In fact, the only thing less appealing to me than a doubling of the human lifespan is outright immortality. I know, of course, that this is an age-old dream, and that millions of hours of human ingenuity have been given over to the search for an elixir of life. (At least one Chinese emperor was fatally poisoned by taking an "elixir" some court alchemist had brewed up for him.) Immortality has been a recurrent theme in science fiction; and I think it is revealing that it has been one of the less successful ones. Not even the greatest of the sci-fi masters have been able to make immortality attractive. Nor have movie-makers been able to do much with it. The only people who really have anything interesting to say on this topic are the religious teachers, who tell us that life is already eternal, and death merely a transformation from one state of existence into another.
Unfortunately very large numbers of people, perhaps a majority, no longer believe that. I don't mind confessing I have a lot of trouble with it myself. To be sure, it seems a very hard thing, an unbearable thing, for the injustice of this world to go un-amended, for this fantastic spark of awareness to be extinguished, for this little window through which the light of the whole universe shines to be shuttered up for ever. And yet, I remember an auto accident I was in once, when my car was broadsided by another going too fast to stop at a light. I was coming up to that light from the cross road, thinking about the day's work … And then someone was fitting a neck brace on me, and saying take it easy with him there, his foot's trapped, and the windshield in front of me had an interesting starburst-shaped pattern of cracks all over it. It must have taken a while — ten, fifteen minutes — for the emergency squad to get there. In those minutes, I was conscious of … nothing.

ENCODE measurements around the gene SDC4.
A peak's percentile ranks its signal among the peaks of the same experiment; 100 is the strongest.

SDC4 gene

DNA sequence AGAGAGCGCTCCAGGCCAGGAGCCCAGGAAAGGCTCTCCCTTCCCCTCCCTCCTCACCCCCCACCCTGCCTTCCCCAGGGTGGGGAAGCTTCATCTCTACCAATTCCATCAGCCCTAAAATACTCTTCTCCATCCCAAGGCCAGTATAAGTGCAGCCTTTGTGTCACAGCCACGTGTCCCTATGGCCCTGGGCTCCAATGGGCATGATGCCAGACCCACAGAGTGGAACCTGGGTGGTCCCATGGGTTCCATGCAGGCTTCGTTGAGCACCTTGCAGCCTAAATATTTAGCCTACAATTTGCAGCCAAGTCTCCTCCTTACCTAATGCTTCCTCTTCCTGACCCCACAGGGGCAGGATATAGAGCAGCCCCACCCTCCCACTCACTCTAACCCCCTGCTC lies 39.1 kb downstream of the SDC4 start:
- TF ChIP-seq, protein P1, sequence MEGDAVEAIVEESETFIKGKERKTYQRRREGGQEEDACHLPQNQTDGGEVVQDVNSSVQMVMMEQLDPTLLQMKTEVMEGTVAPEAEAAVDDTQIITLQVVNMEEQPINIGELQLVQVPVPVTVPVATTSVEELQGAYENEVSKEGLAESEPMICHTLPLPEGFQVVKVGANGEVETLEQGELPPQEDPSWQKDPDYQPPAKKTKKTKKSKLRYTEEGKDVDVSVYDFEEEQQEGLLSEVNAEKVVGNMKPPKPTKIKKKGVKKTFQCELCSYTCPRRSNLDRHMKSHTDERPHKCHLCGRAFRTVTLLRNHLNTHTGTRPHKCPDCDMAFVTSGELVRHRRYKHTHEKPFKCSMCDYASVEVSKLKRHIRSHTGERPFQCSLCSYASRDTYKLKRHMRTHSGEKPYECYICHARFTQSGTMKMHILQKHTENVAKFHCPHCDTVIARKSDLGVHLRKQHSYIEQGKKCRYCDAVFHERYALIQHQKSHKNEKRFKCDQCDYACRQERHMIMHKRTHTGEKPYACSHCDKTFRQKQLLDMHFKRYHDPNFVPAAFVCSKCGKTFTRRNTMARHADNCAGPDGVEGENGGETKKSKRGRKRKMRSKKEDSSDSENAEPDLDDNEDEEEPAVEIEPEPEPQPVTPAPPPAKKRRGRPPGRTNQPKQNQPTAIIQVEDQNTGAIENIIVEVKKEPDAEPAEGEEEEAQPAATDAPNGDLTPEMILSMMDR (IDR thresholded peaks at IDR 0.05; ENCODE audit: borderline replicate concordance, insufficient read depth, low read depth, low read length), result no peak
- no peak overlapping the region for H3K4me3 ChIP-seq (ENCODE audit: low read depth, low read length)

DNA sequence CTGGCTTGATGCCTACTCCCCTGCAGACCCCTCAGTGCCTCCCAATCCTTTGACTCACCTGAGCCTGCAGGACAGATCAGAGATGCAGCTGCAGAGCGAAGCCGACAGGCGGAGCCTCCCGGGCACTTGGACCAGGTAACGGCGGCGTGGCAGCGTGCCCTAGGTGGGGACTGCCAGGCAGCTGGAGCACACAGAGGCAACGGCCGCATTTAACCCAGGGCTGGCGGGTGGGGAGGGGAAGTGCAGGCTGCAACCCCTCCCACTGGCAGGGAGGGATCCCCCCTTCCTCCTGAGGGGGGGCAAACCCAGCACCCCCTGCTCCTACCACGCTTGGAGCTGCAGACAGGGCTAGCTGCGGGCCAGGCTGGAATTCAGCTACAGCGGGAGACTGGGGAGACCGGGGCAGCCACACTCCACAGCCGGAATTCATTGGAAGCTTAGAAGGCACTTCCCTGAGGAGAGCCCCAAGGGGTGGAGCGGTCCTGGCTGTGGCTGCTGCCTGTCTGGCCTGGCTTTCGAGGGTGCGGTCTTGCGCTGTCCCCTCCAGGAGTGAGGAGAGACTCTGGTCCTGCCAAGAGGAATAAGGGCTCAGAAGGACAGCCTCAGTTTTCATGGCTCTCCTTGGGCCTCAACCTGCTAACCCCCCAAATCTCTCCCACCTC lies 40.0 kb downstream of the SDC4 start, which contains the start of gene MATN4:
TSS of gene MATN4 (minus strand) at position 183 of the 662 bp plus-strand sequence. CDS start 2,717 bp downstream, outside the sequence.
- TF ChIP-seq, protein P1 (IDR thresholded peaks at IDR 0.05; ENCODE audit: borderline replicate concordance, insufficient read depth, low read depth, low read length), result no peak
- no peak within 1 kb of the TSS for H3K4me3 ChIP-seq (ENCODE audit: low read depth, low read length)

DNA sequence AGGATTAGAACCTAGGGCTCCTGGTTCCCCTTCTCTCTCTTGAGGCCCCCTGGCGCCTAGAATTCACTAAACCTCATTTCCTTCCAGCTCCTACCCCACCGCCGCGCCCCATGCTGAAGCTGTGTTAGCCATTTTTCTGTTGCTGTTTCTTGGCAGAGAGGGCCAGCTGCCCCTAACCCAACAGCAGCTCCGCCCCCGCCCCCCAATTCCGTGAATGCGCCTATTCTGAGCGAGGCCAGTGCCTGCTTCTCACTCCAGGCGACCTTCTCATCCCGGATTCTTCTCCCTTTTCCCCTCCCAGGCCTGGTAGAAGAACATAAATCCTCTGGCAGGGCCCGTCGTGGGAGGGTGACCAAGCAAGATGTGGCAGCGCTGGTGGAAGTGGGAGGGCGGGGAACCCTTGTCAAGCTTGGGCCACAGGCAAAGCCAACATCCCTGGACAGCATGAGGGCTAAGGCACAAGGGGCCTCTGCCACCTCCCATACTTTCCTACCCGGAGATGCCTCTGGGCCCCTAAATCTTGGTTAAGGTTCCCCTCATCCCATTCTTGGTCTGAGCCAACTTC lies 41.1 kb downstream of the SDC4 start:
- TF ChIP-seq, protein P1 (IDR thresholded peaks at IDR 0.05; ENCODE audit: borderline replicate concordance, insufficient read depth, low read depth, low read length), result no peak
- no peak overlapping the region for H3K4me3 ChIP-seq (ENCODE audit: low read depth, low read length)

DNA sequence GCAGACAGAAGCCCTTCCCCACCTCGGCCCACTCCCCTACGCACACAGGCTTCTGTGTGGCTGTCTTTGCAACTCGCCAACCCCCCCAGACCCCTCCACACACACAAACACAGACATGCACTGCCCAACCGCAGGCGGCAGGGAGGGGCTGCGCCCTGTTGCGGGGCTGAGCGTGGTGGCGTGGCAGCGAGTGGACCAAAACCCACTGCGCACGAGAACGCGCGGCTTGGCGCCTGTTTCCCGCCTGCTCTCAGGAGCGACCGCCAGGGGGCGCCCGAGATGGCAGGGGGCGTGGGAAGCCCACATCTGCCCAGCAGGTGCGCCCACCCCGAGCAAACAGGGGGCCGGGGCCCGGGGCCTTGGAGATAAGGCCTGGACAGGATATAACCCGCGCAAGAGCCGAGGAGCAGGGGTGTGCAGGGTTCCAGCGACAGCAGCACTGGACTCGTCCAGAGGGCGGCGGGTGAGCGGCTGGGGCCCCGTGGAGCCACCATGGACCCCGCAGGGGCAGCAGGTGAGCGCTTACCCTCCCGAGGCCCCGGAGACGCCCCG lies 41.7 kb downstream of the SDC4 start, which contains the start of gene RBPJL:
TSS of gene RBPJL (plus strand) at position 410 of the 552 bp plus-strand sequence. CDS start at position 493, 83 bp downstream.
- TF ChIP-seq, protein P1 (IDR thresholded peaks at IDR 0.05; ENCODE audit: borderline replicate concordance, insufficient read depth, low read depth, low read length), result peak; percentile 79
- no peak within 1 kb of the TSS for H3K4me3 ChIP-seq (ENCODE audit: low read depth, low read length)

If the other guy had been going 20mph faster, I suppose would have been killed. Then presumably I would have been conscious of nothing for ever. Wouldn't I? It doesn't seem particularly improbable, though of course no-one can prove this kind of thing one way or the other, and as a person trained in math I am very well aware that infinite quantities have properties that finite ones do not have. In any case, the cold-thinking part of my mind can't see anything very unlikely about the idea of permanent black extinction, total nothingness, Larkin's "huge and birdless silence." I can't bear to dwell on it, though. Who can? Well, Larkin could — he wrote half a dozen poems along the same lines; but he was a very odd person.
Yet, even without any vision of an afterlife, even with nothing more to hope for than a long sleep, I think most of us feel that there is something fitting about leaving the world after seven or eight decades of stumbling around in it. I can remember overhearing my grandmother, in old age, saying to my mother: "I'm weary, our Esther — so weary." (As well she might be after raising thirteen children.) Enough is enough. Do what you like with the body: pump it full of hormones, smooth out the flesh, brighten the eyes, sharpen the reflexes and oil the joints: the person, the core of myself that knows my own history, that has been sorting and weighing and accumulating and negotiating, loving and hating, anticipating and regretting, for 70 or 80 years, will get weary at last. Biochemistry will never be able to do anything about that.
Sleep after toil, port after stormy seas,
Ease after war, death after life does greatly please.
— Spenser, The Faerie Queene, 1.ix.xl